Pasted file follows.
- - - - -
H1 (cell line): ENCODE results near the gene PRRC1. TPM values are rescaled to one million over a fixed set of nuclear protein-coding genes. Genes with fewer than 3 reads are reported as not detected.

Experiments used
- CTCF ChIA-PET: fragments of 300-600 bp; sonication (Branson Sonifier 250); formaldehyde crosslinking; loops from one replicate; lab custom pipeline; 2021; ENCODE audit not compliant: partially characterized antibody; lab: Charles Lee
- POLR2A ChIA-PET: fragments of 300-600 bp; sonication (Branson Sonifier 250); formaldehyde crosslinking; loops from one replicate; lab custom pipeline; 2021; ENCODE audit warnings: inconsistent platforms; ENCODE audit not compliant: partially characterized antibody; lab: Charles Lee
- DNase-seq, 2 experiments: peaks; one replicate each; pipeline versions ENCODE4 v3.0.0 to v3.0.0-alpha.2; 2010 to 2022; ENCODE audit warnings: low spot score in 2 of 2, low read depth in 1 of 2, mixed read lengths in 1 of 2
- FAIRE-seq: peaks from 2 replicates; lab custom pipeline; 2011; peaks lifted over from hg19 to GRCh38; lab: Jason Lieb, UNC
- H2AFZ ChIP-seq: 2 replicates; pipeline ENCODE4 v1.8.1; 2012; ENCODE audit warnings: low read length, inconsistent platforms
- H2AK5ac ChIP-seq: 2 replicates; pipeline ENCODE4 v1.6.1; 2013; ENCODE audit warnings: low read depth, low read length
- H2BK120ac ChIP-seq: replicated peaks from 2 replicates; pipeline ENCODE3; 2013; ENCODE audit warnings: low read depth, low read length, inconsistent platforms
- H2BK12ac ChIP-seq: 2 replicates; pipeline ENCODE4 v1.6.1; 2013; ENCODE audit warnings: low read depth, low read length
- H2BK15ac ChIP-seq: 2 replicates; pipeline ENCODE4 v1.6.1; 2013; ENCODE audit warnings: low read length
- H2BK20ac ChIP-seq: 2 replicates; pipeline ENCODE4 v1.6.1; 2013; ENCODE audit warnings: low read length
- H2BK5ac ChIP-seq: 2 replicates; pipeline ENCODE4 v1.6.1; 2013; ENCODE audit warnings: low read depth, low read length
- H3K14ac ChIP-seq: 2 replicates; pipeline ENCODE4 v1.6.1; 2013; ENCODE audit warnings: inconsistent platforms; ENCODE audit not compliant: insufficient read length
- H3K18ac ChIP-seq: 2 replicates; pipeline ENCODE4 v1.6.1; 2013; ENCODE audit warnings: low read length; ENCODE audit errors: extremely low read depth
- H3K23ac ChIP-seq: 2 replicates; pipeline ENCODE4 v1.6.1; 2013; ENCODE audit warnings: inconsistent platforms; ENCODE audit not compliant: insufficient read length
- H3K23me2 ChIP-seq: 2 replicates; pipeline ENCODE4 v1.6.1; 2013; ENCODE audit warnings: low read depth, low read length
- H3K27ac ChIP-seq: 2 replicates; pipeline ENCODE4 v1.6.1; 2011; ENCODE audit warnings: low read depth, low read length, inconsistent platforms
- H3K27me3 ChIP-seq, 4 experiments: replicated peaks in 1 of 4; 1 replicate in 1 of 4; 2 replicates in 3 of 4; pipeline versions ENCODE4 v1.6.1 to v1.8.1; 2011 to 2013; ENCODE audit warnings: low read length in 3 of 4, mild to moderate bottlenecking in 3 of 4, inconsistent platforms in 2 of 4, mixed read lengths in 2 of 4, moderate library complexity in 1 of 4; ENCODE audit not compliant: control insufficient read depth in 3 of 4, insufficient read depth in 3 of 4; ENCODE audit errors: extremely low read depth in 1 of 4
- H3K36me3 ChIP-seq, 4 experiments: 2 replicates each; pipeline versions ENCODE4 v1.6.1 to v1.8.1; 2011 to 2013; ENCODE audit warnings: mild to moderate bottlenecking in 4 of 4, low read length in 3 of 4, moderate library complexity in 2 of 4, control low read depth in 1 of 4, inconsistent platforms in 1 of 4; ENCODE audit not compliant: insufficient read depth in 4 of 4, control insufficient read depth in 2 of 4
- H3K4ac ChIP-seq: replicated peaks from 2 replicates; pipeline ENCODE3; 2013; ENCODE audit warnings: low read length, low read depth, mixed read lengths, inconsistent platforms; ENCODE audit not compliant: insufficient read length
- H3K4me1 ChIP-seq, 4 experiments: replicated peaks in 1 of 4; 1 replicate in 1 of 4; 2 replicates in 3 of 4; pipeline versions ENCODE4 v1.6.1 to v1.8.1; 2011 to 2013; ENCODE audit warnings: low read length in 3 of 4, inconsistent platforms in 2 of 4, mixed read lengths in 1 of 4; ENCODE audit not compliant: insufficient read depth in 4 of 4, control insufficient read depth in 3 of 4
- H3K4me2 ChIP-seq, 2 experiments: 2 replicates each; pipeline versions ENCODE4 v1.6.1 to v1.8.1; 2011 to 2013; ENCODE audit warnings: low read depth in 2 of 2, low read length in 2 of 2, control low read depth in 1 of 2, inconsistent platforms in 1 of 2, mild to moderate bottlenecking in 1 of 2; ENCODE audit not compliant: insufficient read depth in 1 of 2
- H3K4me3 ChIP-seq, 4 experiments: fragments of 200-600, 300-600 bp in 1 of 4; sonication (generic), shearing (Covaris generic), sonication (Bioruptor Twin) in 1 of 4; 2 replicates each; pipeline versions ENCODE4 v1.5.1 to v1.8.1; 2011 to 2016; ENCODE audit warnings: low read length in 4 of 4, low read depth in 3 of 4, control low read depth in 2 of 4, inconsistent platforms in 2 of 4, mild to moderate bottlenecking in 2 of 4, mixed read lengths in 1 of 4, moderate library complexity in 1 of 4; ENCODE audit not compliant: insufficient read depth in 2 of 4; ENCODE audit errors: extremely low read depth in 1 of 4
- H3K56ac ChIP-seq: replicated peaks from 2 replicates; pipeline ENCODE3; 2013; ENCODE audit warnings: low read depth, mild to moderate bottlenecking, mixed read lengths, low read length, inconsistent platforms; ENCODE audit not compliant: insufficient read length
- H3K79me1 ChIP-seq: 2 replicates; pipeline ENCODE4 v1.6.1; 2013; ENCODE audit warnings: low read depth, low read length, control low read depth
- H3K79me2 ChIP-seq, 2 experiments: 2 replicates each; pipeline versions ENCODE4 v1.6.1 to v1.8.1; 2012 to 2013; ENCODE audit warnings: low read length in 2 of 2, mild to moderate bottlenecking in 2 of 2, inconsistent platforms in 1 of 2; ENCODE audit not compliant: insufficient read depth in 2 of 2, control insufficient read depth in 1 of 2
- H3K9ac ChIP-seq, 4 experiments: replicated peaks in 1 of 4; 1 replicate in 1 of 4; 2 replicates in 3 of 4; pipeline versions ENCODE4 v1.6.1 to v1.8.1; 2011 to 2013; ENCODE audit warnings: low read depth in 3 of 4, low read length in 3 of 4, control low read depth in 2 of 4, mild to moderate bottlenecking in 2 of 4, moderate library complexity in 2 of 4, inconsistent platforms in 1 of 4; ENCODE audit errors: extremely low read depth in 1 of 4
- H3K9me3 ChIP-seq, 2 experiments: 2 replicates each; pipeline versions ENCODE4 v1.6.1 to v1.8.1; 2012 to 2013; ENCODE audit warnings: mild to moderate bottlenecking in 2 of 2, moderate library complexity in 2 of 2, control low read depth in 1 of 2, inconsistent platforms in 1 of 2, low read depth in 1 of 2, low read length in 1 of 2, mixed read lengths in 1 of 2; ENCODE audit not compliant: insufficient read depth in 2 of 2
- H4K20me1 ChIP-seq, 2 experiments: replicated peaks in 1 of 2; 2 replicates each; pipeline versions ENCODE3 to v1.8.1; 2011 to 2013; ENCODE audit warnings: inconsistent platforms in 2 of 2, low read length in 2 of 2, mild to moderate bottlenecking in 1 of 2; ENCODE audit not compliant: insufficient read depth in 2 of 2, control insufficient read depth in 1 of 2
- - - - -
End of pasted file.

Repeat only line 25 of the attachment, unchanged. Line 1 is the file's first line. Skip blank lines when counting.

- H3K56ac ChIP-seq: replicated peaks from 2 replicates; pipeline ENCODE3; 2013; ENCODE audit warnings: low read depth, mild to moderate bottlenecking, mixed read lengths, low read length, inconsistent platforms; ENCODE audit not compliant: insufficient read length